Substack HogwartsProfessor First Post: First Principles and First Menu

The last weblog post, #2900, announced our move after twenty years here to Substack, the long-form writing subscription platform. Beginning today and for the immediate future, the opening paragraphs of Substack HogwartsProfessor posts will be available here a few days after they are sent to subscribers so readers who may have missed Monday’s announcement learn about the change. To read the whole post, subscribe — it’s free! — or just click here.

Welcome to HogwartsProfessor at its new home on Substack! Thank you for subscribing, and, in advance, for letting me know what you think. All suggestions about how best to utilize this platform are welcome, believe me, as I begin to climb the upside-down learning curve of a new dashboard and posting system.

Today, I want to offer a frank statement, one I will try to keep brief, of my first principles and perspective as a reader who writes about the artistry and meaning of beloved prose, poetry, and plays and a short prospectus of the subjects I will be writing about in our first months on this new platform. I rush to add that these are my guiding ideas and post menu, not necessarily those of the other writers who contribute pieces here.

In a nutshell, I believe that human beings are a story-telling species more than ‘rational animals’ and that the best stories and art create a portal to an imaginative or noetic experience of archetypal reality. The keys to grasping the depths of the work created by writers who intentionally embrace the goal of crafting this kind of fiction are the symbols, allegory, and structure beneath the narrative surface that deliver this iconological means of ego-transcendence. The bumper-sticker version of that is: “the stories that matter are the ones that best reflect the soul’s journey to spiritual perfection and encourage us on our journeys.”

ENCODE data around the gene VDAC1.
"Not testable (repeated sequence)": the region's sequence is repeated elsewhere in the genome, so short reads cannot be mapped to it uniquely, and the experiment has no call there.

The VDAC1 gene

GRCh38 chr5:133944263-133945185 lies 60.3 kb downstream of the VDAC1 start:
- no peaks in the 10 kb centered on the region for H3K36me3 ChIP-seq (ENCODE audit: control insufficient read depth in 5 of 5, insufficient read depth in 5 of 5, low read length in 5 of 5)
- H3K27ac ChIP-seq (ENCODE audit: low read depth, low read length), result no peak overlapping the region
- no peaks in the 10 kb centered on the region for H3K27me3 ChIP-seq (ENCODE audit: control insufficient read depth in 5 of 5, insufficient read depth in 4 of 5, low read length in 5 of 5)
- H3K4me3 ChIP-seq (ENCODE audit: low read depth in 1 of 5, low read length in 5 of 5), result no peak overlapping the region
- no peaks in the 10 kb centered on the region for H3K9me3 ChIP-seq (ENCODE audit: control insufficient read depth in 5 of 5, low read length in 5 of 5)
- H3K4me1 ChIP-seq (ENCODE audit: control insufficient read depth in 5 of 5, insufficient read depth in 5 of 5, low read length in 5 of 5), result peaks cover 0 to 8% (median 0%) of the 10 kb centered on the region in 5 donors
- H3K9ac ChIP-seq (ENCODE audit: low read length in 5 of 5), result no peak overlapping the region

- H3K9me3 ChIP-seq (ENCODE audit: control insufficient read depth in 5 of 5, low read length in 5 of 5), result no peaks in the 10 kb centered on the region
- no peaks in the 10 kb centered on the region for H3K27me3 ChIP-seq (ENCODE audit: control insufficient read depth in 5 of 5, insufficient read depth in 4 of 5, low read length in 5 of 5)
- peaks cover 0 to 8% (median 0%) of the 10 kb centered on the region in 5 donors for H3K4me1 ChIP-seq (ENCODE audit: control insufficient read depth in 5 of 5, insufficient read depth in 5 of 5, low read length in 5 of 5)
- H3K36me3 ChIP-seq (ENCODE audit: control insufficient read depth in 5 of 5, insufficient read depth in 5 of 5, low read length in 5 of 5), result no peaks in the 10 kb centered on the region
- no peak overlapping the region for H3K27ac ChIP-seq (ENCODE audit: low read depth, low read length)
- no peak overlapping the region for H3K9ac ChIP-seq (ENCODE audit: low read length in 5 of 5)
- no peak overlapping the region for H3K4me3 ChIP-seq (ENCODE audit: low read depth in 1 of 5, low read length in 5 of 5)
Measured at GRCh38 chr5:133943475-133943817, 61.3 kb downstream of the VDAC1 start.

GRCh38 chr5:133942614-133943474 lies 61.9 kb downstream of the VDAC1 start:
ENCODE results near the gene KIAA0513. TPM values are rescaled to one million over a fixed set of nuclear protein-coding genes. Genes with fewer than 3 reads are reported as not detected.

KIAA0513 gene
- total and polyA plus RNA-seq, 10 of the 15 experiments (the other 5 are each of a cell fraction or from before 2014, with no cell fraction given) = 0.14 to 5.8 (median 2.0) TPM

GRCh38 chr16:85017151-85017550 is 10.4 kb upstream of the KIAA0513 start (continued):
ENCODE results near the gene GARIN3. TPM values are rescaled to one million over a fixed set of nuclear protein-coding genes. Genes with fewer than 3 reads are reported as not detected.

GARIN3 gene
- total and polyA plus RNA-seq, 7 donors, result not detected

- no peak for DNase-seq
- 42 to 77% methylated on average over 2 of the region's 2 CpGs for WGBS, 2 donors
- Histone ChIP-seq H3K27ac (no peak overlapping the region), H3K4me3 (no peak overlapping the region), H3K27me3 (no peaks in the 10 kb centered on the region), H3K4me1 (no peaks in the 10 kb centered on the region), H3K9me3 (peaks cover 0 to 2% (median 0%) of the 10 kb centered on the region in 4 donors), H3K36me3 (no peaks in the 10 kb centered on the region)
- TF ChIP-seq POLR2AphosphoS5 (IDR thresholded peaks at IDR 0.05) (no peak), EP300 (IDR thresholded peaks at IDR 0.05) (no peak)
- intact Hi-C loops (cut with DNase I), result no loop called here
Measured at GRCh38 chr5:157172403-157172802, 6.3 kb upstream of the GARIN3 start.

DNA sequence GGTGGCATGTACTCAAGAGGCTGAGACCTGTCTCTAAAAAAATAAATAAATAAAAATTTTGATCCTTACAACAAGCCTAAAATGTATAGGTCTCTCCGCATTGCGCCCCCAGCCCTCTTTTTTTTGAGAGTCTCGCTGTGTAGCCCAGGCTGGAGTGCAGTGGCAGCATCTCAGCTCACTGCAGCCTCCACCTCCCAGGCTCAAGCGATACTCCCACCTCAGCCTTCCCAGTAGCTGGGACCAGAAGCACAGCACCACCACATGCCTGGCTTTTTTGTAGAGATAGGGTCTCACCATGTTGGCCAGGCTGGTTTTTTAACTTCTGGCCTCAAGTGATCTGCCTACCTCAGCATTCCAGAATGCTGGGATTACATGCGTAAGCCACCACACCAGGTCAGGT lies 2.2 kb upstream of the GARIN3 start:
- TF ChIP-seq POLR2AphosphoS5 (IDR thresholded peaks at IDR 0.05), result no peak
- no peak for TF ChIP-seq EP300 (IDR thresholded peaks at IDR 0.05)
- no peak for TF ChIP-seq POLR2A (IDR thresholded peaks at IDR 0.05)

This set of first principles reflects the Perennialist understanding of sacred art, which includes “non-liturgical” or “not-obviously religious” stories. The Perennialist understanding of myth and epic, of Shakespeare, Coleridge and Blake, as well as contemporary writers informs everything I write that qualifies as literary criticism. It’s traditional, which is to say “theocentric” view is in direct opposition to postmodern understanding, which reads literature and understands all art in profane terms, most notably using aesthetic, political, and intertextual measures. 

I promised to be brief on this count, so I will not go into a prolonged explanation or apologia for these first principles. I am obliged to note, though, that my use of them is the reason that I have consistently been able to see and explain the depths and power of writers, most notably J. K. Rowling, when the host of Critique authorities and academic specialists have missed it. Literary alchemy, traditional symbolism, the debts of Rowling (Collins, Meyer, others) to the Greats, maternal love as cipher for Christ, and chiastic or ring writing and the utility of the above in anagogical depictions of the soul’s faculties in trial, so-called ‘psychomachia,’ were all blind spots in contemporary criticism, frankly, before my Perennialist reading of Rowling.

[If Perennialist ideas of non-liturgical sacred art and their relevance to understanding fiction are terra incognita to you, I explain them at much greater length in this post about Rowling’s The Christmas Pig.]

As I start out here on Substack, I have a few ideas about what I will be exploring and explaining. This is my first menu of post topics about which I hope you will share your preferences as subscribers and the subjects or questions you want me to address. [Read more…]

Weblog HogwartsProfessor is Dead; Long Live Substack HogwartsProfessor

This is post number 2900 at and it is a milestone akin to 29’s association with the planet Saturn, whose revolution around the son takes that many years and the return of which to the position in one’s natal horoscope signals a Big Change or transformation. A Saturnine end or death — and a new beginning.